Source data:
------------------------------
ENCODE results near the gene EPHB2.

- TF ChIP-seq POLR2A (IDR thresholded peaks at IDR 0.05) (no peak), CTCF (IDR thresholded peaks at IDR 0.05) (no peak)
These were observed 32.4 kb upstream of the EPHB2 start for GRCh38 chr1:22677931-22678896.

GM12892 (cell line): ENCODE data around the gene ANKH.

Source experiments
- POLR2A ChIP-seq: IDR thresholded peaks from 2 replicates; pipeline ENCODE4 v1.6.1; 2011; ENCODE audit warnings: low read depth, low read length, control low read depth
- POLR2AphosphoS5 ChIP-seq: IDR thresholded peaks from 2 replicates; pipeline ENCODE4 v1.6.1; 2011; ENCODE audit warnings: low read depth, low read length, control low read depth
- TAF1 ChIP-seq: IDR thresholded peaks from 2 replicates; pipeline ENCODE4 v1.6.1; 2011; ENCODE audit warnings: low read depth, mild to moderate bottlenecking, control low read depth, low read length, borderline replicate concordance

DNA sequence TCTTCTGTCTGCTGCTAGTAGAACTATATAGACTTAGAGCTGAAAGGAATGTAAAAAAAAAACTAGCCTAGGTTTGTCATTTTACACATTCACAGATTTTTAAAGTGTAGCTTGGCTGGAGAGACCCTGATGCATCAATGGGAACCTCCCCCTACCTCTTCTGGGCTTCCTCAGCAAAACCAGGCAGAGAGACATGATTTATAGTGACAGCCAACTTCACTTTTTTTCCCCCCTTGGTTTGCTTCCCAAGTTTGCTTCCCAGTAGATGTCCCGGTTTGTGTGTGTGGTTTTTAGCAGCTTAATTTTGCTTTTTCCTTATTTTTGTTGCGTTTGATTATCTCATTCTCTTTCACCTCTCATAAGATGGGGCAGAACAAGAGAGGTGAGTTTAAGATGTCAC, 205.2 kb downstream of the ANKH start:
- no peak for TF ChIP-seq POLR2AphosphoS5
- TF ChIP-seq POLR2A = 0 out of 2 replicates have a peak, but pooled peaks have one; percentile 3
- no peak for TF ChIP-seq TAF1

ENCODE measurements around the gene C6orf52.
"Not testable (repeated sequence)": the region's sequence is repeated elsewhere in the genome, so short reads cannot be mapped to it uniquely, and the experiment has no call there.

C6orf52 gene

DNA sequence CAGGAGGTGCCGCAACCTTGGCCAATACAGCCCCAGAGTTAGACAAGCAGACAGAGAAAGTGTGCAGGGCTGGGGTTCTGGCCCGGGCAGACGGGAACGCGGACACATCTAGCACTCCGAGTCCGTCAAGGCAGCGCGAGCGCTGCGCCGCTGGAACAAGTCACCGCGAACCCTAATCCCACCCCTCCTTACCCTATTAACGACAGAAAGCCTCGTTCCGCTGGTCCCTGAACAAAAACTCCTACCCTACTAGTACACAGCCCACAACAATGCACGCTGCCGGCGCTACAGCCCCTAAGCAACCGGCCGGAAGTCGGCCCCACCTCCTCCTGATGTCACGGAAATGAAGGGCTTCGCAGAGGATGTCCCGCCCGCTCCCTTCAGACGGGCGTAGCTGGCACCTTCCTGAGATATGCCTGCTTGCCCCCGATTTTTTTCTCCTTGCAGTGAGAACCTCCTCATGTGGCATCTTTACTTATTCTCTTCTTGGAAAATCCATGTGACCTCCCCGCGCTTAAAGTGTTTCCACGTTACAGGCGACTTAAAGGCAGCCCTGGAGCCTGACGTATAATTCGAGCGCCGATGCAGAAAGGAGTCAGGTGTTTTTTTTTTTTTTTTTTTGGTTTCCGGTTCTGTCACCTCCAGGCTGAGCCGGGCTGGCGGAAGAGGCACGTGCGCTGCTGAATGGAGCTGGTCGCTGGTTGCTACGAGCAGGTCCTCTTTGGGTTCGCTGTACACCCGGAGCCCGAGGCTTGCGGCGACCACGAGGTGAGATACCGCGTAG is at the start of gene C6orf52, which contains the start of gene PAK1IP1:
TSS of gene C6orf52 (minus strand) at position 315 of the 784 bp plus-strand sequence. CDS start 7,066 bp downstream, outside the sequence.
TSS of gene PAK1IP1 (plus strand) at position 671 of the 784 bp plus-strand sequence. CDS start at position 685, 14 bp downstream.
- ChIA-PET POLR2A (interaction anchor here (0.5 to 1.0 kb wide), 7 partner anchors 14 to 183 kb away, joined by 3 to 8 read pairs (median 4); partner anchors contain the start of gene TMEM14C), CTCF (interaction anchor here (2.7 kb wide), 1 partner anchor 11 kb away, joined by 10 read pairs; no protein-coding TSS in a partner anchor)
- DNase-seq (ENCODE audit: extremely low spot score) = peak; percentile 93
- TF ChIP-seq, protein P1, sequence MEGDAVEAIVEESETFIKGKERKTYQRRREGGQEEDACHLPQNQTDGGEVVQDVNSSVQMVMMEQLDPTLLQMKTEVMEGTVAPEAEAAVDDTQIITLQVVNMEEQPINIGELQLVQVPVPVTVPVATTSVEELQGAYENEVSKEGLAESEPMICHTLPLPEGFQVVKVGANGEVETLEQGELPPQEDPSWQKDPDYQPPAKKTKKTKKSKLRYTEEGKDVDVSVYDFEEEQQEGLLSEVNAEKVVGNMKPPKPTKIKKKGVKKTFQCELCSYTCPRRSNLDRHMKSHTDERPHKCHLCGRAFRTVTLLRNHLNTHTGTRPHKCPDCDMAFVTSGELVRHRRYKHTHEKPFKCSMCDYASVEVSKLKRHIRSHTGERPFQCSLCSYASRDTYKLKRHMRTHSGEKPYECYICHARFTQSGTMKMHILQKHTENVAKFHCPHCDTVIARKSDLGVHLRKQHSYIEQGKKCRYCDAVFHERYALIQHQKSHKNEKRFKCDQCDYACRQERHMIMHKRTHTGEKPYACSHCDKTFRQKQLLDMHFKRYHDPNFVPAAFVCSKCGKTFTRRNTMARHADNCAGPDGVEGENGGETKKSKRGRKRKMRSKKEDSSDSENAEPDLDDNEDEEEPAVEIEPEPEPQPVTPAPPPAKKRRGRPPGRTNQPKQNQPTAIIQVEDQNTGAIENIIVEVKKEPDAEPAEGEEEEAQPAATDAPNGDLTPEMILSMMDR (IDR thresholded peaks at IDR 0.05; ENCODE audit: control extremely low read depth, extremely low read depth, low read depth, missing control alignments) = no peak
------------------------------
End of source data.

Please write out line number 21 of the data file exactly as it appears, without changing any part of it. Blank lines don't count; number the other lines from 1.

- TF ChIP-seq, protein P1, sequence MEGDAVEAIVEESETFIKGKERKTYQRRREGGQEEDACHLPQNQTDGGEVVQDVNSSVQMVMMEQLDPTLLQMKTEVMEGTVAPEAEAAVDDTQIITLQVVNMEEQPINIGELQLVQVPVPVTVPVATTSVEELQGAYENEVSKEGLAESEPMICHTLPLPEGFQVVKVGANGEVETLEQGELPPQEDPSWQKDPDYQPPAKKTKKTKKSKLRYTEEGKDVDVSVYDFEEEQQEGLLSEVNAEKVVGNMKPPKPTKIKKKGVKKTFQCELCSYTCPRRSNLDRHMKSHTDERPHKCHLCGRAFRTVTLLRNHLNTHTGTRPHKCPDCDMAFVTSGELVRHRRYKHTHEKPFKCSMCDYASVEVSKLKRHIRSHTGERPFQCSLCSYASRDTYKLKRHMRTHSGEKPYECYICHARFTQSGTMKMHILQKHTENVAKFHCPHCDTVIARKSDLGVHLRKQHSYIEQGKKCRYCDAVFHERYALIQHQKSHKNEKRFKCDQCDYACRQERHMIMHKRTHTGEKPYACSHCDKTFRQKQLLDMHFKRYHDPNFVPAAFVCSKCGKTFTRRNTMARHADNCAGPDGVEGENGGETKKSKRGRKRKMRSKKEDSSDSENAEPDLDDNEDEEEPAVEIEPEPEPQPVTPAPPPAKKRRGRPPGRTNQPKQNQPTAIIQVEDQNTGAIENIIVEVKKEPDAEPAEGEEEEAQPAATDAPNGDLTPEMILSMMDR (IDR thresholded peaks at IDR 0.05; ENCODE audit: control extremely low read depth, extremely low read depth, low read depth, missing control alignments) = no peak